Making a video with this type of first-person footage personalizes your marketing emails and makes your brand more accessible. Creating first-person video footage is easy with Biteable’s record tool. Record footage of yourself from directly within the app and add it to your video with the click of a button. No pesky uploads necessary.

FAQs for videos embedded in emails

Embedding a video in an email is a useful marketing tool. Below, we answer your burning questions to all things video embeds.

Can you put a video in an email?

You can put a video in an email by embedding it directly, but we don’t recommend this option. Many email providers don’t support embedded video, so the message could get flagged as spam. Instead, we recommend creating a thumbnail that links to an external URL of your video. We explain how to do this in the next question.

How do you make a video appear in an email?

Here’s how to make a video appear in an email:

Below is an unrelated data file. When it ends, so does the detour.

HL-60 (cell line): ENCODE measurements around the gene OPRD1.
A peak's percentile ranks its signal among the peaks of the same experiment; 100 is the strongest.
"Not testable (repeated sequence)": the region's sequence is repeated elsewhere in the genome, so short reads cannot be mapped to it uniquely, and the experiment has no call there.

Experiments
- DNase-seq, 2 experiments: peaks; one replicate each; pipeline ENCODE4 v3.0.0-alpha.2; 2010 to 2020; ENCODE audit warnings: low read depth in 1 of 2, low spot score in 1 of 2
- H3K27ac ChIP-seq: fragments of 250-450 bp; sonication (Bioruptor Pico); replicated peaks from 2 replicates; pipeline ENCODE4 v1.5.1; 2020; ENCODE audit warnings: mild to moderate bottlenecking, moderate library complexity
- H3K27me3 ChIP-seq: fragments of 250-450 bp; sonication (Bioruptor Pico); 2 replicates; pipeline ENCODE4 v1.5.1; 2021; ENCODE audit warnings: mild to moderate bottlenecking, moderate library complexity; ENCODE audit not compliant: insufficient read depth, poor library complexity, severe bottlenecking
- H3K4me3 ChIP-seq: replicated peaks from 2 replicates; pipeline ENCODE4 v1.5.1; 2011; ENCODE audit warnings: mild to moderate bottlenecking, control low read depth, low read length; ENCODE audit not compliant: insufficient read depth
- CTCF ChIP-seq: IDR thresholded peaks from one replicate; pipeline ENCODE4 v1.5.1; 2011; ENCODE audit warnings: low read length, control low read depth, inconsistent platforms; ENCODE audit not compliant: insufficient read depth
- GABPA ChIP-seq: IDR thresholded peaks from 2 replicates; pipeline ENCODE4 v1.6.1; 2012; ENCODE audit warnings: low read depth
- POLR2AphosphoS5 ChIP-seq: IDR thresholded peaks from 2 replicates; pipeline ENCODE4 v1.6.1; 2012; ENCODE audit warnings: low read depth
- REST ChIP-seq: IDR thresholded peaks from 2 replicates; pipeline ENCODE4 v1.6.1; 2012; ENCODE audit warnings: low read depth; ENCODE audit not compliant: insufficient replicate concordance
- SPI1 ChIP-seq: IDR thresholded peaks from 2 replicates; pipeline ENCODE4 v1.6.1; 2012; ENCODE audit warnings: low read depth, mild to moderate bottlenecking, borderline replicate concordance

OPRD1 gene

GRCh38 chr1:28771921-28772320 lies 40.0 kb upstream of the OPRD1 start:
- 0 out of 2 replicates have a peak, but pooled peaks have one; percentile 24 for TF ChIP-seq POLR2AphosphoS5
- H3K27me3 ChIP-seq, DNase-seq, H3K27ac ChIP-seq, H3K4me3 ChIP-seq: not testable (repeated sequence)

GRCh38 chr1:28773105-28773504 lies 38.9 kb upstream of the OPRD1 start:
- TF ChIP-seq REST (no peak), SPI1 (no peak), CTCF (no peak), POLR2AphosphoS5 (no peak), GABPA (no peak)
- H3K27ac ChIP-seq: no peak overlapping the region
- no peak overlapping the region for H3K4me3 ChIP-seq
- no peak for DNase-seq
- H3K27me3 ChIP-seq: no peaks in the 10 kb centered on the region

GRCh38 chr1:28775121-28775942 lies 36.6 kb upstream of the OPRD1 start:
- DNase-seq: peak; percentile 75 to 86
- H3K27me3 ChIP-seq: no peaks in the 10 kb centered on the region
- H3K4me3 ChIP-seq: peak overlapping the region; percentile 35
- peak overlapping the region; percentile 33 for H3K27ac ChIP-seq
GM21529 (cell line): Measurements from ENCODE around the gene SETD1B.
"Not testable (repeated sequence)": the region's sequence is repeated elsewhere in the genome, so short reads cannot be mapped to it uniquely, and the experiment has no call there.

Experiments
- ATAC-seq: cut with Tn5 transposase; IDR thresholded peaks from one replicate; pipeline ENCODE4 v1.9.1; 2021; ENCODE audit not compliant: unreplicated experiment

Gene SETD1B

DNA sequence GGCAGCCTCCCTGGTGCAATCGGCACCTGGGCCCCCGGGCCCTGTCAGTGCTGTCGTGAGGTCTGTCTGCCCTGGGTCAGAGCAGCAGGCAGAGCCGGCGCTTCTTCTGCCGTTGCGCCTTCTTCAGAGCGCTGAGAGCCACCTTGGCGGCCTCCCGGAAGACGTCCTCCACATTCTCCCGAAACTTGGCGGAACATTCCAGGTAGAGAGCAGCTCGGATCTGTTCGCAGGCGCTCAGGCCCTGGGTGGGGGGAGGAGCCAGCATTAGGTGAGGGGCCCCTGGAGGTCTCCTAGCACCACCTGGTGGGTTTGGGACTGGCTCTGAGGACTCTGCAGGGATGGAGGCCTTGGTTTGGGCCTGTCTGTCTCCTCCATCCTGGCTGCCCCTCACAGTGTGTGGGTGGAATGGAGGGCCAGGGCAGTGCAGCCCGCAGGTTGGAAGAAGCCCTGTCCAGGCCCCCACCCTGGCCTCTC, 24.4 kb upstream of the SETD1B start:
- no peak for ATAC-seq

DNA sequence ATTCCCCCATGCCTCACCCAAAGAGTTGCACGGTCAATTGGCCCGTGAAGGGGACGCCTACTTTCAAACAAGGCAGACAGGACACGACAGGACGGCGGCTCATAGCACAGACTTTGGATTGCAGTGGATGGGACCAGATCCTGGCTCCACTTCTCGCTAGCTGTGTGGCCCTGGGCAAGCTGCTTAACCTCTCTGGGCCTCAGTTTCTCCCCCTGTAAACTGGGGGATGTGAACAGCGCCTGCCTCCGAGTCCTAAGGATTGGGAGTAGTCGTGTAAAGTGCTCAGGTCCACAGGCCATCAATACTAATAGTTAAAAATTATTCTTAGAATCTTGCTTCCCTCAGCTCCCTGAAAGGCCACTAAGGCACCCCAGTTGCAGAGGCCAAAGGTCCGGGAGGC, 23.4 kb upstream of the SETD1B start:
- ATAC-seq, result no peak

1. Create a thumbnail image of your video.

2. Add a play button icon overtop.

3. Insert the thumbnail into an email message.

4. Link the thumbnail to the video URL.*

*To do this, you’ll need to host your video on a website like YouTube or use the link generated when you make a Biteable video.

Can you insert a video into a Gmail email?

Yes, you can insert a video into a Gmail email. Here’s how:

1. Copy the video URL. For example, a URL from YouTube or a trackable video URL from Biteable.

2. Click the “link” icon in Gmail.

3. Past the video URL into the web address box.

4. Send the email. The video displays as an embedded video at the bottom of the message.